APRIL 23 — Let’s forget about trying to break into the Guinness Book of World Records and stuff. Let’s just get back to basics. Let’s just go back to square one; what it means to be a democracy, what it means to uphold the constitution. Let’s remember the pledge of the Rukunegara, first mooted in 1970. For those who have forgotten about it and for those who do not know anything about it, it goes like this:
“Our Nation, Malaysia, is dedicated to: Achieving a greater unity for all her people; maintaining a democratic way of life; creating a just society in which the wealth of the nation shall be equitably distributed; ensuring a liberal approach to her rich and diverse cultural tradition, and building a progressive society which shall be oriented to modern science and technology.
We, the people of Malaysia, pledge our united efforts to attain these ends, guided by these principles:
Belief in God
Loyalty to King and Country
Upholding the Constitution
Sovereignty of the Law and
Good Behaviour and Morality”
Seen or felt any of the above lately? Am I the only one sorely missing the spirit of the Rukunegara? Can we drown out the din, please, and get back to living with dignity, the way decent human beings deserve to?
Eight bills passed through in one day. Time stood still, so someone said. I wished. I wished we could go back to the time when I was only in Standard 4, when the Rukunegara was first mooted for our well-being and that of the nation, at large. I remember that fateful day when some of us were chosen to recite the Rukunegara during our school assembly. I was afraid I couldn’t pronounce the word “technology”, though during my school days, my memory was eidetic. Now, you can tell me any secret; I’ll forget it the moment you finish speaking! So, I digress, like RPK would say.
Anyway, I would think that living in the “best democracy” in the world, when those eight bills were passed in such haste, it was for our own good, as if tomorrow might never come! Or is it a case of “Necessity is the plea for every infringement of human freedom. It is the argument of tyrants; it is the creed of slaves.” — William Pitt
We live under a tyranny and we are slaves? How come? You could have fooled me!
I thought we were living in a Parliamentary Democracy where we, who are qualified to vote, take part in elections and choose politicians to represent us in a Legislative Assembly. We choose these politicians. We, and they, these politicians, see to it that our best interests are taken care of. They, these politicians are supposed to be elected by us, us, so that they can redress our grievances. How is it that those amendments bulldozed through when time stood still were not done in our best interests? How come there’s more room for cheating now? For slandering? No way to check the identity of voters or that they voted only once? And who’s that dope who pronounced that we have the cleanest electoral register in the world?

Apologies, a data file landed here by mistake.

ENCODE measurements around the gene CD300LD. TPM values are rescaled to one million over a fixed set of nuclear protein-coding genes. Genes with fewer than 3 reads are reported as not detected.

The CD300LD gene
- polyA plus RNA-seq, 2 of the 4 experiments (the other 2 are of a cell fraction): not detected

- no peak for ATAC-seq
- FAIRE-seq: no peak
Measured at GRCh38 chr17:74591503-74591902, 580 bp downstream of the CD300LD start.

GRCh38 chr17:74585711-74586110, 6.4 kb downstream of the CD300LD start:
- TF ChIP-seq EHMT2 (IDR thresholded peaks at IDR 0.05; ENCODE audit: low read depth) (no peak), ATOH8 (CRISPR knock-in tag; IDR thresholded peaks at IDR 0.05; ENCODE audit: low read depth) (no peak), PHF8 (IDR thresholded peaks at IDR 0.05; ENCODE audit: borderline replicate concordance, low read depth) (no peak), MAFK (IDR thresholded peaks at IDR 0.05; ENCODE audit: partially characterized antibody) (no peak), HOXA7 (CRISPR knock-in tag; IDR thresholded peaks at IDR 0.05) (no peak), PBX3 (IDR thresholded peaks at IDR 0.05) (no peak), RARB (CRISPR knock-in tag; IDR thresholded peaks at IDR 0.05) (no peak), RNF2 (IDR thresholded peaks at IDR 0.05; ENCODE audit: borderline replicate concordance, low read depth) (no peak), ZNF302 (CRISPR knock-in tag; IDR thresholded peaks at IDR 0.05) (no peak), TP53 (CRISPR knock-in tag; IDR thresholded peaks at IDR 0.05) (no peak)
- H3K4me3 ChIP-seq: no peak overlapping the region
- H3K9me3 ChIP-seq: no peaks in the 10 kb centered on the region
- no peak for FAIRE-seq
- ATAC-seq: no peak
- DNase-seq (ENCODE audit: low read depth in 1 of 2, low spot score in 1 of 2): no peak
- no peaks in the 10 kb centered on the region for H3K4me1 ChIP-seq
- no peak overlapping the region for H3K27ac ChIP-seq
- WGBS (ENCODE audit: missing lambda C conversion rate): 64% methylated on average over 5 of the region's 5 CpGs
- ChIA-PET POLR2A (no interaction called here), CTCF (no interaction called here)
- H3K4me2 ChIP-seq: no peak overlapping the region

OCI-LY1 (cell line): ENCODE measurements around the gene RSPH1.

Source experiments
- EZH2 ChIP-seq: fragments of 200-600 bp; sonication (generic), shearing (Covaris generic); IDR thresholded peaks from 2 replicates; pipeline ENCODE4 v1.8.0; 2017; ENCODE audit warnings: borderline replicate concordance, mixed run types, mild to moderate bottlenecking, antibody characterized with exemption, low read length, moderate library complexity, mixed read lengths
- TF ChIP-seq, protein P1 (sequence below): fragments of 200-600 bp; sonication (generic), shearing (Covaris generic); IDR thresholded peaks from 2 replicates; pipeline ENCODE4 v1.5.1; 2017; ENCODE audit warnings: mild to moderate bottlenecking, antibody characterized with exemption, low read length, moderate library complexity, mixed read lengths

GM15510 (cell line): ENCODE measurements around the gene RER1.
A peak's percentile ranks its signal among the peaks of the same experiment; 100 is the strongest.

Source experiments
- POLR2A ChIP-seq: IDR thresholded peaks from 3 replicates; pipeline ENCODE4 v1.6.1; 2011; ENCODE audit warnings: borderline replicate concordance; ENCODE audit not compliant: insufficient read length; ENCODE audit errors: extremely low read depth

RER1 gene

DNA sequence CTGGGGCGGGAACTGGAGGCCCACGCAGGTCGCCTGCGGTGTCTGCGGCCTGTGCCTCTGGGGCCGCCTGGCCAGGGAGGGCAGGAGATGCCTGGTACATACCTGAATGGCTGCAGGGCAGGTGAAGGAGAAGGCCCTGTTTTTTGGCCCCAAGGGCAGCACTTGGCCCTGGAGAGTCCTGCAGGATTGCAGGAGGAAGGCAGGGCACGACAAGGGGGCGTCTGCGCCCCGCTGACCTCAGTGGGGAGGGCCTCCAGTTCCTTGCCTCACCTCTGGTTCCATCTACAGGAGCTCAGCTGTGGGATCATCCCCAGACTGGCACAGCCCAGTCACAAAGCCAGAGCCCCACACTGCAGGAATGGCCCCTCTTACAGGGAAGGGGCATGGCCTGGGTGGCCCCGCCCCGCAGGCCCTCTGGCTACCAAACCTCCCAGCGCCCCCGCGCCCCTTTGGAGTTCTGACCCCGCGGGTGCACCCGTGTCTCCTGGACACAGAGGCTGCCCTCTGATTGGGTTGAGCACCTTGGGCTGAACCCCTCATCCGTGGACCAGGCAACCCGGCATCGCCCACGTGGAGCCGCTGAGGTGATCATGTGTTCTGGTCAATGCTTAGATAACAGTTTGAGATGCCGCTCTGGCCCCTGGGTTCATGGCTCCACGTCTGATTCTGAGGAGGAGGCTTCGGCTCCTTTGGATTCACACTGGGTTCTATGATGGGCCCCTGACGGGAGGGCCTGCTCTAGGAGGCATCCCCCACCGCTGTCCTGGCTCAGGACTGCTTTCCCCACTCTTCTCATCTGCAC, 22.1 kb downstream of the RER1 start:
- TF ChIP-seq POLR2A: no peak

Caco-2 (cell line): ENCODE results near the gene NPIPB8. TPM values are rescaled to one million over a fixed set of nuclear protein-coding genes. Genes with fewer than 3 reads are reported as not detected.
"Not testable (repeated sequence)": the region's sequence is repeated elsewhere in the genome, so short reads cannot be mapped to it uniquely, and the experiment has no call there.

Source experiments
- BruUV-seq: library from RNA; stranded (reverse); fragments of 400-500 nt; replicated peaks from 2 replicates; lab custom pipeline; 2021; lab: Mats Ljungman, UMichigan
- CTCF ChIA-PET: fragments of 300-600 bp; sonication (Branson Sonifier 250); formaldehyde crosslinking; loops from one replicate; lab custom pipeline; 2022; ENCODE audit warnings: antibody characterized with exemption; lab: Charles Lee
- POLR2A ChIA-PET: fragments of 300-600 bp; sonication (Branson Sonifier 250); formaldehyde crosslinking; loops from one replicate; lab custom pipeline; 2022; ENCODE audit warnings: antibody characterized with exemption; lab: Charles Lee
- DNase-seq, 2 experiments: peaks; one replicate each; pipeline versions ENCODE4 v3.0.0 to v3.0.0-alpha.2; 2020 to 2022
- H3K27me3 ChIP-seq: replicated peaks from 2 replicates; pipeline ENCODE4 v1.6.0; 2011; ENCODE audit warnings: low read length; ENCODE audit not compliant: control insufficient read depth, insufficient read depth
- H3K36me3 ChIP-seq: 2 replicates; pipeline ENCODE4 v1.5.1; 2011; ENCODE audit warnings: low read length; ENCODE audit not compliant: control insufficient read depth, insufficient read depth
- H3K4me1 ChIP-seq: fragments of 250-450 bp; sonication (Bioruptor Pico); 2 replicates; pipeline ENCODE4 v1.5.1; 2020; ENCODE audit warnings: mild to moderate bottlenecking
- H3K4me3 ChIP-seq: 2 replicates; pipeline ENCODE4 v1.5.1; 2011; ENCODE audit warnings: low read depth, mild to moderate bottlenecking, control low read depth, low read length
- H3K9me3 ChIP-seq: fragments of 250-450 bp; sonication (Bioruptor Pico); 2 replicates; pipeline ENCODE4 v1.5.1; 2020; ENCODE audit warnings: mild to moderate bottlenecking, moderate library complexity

Please-lah, we are already the greatest laughing stock in the world for tagging ourselves the best democracy in the world, now you want the international community to die laughing, calling our electoral register the cleanest in the world?
Don’t just say anything to get into the Guinness Book of World Records-lah! These Guinness people will have to come and verify, no? Can they come and verify for sure we are the best democracy in the world and that we have the cleanest electoral register in the world? Can? Maybe, that will be good!
Can they come and verify that we have the freedom of expression, freedom of speech and freedom of the press, so that we, Malaysians, are adequately informed and able to vote according to our best interests as we see them? Or will they come and see that some people are voting from beyond the grave, voting more than once, or those unqualified get paid to vote for some unscrupulous people? Or Malaysia is so “free” a country that some of the posters or banners strewn all over are not a sight for sore eyes, instead, they are an eye-sore? Malaysia Boleh, huh, now?
Let’s not try to get in the news for all the wrong reasons. Let’s just get back to basics. Let’s just go back to square one. We are supposed to have voted in an egalitarian form of government. One in which all the citizens (as in live ones, ok?) of our nation together determine policies, laws and actions of the state that will preserve peace, harmony and unity of our beloved nation. One that will preserve the spirit of the Rukunegara. One that will preserve equality and freedom where all citizens are equal before the law and have equal access to legislative process. One where the freedom of its citizens is secured by legitimised rights and liberties that are protected by our constitution. (For that matter, let’s claim back our constitution, which has been hijacked lately!) One that will preserve the sanctity of our vote.
Till then, I’m appealing to all right-minded Malaysians, let’s “Jom, Duduk Bantah”. Make your vote count. See you guys there. I’ll be at the Malacca version. Come and say “hi”.
* May Chee Chook Ying reads The Malaysian Insider.
* This is the personal opinion of the writer. The Malaysian Insider does not endorse the view unless specified.